Battery Cancer: How Sulfation Destroys Forklift Batteries And What You Can Do About It

Lead-acid industrial battery systems have been around for over 150 years and today’s batteries aren’t that different from the ones invented in 1859. Although these power cells are inexpensive and reliable, they eventually fall victim to a condition called sulfation.

How Lead-Acid Batteries Work

Lead-acid industrial battery systems are really pretty simple. Two plates are immersed in sulfuric acid: a negative plate of lead and a positive plate of lead dioxide. The cell provides power when the plates react with the sulfuric acid, producing deposits of lead sulfate on both terminals while generating a flow of electrons from the negative plate to the positive plate. The creation of lead sulfate is called sulfation.

When you recharge a power cell, you reverse this chemical reaction. The electrons flow in the other direction and the lead sulfate breaks down into sulfate ions and lead or lead dioxide. In the ideal world of a college physics class this process continues forever as the reaction is completely efficient. However in real life a small amount of sulfation remains after each recharge cycle, especially if not charged to full capacity, and the buildup eventually prevents the unit from holding a charge.

Reversible And Permanent Sulfation

Sulfation is not itself a bad thing. It is a normal part of the operation of industrial battery systems and the formation of these sulfur compounds is how the cell releases its stored power. Problems arise when a battery is not adequately recharged, preventing the sulfur compounds from breaking down completely. If the unit goes too long without a charge the small sulfate crystals, known as reversible or soft sulfation, evolve to larger and more stable sulfate crystals called hard sulfation.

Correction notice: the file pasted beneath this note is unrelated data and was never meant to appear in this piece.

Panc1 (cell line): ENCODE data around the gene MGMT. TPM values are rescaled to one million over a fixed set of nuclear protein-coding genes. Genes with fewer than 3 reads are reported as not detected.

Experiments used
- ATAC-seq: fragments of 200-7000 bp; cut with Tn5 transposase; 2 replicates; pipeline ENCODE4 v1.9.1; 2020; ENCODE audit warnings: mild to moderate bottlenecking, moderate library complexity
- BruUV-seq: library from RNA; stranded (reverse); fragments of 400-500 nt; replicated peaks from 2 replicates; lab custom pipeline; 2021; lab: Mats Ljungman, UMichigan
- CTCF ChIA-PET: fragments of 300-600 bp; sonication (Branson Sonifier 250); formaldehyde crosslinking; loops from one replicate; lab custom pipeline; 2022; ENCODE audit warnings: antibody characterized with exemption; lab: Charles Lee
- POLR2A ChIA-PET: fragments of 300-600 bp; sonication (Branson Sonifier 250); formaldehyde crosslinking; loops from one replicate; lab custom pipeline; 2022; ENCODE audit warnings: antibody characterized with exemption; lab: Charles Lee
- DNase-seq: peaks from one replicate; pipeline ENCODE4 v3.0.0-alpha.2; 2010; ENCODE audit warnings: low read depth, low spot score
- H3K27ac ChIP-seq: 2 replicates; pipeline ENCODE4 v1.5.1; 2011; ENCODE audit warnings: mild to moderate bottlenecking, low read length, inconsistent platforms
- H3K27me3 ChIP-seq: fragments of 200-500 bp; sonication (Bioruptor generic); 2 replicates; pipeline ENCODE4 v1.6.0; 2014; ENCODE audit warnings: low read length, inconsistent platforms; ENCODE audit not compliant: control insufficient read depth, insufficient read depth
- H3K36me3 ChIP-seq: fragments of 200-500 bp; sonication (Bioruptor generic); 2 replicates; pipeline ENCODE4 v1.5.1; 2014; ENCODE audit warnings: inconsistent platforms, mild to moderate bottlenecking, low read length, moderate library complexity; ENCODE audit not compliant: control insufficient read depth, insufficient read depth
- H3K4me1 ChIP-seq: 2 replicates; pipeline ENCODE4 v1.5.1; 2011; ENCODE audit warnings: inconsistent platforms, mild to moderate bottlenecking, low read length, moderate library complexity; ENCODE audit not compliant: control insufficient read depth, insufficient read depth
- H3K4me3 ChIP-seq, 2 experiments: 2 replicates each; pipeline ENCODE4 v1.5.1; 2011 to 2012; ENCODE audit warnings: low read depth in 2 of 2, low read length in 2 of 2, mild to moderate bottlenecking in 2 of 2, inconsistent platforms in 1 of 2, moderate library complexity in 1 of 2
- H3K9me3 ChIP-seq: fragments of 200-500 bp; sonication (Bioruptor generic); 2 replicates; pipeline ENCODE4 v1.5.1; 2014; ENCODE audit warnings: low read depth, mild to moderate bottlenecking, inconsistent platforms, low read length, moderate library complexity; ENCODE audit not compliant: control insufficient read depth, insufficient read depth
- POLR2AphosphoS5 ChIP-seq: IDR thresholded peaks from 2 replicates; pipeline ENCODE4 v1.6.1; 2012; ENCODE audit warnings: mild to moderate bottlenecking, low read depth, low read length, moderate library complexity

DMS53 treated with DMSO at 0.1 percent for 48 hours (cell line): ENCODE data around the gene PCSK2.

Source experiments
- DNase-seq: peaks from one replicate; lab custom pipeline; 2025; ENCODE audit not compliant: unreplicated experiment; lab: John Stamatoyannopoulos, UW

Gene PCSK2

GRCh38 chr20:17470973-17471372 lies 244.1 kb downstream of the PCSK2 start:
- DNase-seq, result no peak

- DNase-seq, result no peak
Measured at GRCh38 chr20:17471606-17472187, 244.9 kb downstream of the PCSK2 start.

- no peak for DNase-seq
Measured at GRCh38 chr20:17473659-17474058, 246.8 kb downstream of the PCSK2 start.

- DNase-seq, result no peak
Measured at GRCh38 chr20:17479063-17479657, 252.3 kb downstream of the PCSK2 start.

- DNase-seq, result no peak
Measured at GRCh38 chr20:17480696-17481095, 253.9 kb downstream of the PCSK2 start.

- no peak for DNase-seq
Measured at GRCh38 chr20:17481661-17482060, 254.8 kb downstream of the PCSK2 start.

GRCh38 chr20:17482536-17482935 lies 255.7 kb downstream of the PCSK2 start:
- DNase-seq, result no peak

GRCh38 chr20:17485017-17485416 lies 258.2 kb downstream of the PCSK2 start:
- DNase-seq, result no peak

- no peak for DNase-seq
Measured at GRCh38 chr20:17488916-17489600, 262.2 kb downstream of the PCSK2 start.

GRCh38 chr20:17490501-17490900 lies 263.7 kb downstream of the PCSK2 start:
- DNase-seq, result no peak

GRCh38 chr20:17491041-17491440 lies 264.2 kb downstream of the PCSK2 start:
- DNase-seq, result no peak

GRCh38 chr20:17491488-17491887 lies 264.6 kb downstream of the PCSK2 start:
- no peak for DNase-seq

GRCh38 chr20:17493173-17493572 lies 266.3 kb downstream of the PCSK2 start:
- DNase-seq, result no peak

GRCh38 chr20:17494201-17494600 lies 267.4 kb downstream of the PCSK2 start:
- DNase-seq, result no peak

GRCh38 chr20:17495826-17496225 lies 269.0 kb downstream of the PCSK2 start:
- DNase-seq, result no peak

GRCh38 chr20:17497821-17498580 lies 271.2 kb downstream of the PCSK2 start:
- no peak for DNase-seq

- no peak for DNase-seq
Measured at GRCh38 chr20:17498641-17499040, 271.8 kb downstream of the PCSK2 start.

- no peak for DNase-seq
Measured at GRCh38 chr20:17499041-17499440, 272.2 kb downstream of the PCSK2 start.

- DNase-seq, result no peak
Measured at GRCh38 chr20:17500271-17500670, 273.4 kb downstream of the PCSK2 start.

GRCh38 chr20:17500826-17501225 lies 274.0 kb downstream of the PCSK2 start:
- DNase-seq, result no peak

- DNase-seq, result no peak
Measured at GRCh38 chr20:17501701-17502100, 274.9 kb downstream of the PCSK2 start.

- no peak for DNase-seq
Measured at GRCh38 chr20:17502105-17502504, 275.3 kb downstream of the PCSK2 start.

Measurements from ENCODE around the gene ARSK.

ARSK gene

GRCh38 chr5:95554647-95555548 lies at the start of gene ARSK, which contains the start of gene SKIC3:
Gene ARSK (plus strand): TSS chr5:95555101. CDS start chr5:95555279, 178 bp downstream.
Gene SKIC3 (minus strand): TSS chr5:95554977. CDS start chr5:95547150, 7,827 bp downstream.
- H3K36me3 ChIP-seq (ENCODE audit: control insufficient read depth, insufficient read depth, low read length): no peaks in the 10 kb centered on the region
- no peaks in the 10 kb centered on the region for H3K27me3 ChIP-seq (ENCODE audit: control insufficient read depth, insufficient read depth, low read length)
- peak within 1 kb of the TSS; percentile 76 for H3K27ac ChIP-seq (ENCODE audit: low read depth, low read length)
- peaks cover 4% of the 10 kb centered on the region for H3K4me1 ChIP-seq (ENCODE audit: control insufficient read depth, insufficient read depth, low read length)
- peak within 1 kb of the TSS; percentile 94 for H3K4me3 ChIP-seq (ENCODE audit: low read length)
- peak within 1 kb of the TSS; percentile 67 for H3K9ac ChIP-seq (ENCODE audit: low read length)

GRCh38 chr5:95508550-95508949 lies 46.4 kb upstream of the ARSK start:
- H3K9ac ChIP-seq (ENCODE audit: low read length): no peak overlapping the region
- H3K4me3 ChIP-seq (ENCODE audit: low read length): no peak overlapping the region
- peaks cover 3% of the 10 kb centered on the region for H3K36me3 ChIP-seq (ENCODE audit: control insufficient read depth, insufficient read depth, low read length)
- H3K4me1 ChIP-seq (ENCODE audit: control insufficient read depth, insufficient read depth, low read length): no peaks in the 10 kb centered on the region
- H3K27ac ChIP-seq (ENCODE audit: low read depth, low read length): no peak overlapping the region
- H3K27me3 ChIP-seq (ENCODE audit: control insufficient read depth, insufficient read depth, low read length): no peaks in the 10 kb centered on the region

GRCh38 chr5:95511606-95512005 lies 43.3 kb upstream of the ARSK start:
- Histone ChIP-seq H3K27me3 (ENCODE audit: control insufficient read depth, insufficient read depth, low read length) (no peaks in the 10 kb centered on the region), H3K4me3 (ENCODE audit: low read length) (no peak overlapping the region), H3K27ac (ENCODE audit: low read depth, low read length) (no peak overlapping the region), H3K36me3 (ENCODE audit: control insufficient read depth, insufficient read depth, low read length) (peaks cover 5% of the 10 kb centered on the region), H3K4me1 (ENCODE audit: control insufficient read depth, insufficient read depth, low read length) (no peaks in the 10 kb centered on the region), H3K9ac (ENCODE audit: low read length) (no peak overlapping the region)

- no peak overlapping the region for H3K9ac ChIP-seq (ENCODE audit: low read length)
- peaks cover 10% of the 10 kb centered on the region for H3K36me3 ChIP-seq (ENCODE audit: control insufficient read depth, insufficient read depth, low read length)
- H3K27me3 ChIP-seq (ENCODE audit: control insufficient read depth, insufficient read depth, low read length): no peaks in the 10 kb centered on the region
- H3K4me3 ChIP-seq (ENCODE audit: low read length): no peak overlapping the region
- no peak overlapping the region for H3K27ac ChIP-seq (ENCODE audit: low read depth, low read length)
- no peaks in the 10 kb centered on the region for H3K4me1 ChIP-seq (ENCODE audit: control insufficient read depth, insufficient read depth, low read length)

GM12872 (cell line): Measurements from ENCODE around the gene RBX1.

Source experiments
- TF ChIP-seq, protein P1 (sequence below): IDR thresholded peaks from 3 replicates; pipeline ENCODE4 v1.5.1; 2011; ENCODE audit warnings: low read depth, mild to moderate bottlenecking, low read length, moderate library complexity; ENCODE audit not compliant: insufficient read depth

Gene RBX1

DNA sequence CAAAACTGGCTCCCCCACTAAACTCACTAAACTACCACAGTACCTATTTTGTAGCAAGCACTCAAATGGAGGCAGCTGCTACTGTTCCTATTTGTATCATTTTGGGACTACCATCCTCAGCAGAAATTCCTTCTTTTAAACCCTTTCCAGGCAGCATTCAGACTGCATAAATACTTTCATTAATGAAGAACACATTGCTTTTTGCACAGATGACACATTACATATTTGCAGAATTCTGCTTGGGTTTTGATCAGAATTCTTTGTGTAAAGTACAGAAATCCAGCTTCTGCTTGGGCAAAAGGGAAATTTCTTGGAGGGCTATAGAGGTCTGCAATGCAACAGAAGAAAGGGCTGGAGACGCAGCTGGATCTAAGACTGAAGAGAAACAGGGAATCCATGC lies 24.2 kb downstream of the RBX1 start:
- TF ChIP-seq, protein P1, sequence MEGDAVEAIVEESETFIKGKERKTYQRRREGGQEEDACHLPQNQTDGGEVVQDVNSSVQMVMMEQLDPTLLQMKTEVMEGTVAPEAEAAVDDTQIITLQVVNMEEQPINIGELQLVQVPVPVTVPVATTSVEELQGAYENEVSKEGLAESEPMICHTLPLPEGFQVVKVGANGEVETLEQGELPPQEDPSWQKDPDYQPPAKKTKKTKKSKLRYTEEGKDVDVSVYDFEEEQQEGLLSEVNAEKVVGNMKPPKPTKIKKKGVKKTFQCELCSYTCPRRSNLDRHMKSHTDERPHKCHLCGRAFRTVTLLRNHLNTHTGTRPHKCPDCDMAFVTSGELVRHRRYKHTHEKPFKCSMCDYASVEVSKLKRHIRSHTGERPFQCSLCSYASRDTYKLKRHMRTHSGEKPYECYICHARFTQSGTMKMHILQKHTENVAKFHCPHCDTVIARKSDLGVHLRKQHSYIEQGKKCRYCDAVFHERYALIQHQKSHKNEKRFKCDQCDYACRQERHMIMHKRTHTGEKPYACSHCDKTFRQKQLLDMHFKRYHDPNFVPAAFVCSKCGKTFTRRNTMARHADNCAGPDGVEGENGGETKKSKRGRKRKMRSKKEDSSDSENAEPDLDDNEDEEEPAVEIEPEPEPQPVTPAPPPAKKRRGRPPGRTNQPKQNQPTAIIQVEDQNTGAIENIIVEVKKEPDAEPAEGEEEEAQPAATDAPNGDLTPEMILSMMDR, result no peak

Reversible sulfation is, as you might have guessed, reversible. If you overcharge a battery that has a reduced ability to hold a charge, you can break down the soft sulfation crystals and restore much of the cell’s function. However hard sulfation cannot be removed and will eventually require replacement of the power cell.

Preventing Sulfation

There is no way to make lead-acid industrial battery systems last forever, but you can prolong their lives by caring for them properly. The number one way to minimize sulfation deposits is to fully recharge batteries when they are drained. Power cells typically require a 16-hour recharge and yet many forklift fleets charge them only for 8 hours, or one shift, in order to keep more trucks in service.

A better option is to stock extra batteries and physically remove them for recharging rather than having the trucks sit idle during the recharge process. This allows you to keep your forklifts in operation 24/7 while giving the batteries the full 16+ hour charge and slowing down sulfation.

Take care of your industrial battery systems and they will take care of you. Practice proper maintenance and you will get more life from your power cells and save money on fleet expenses.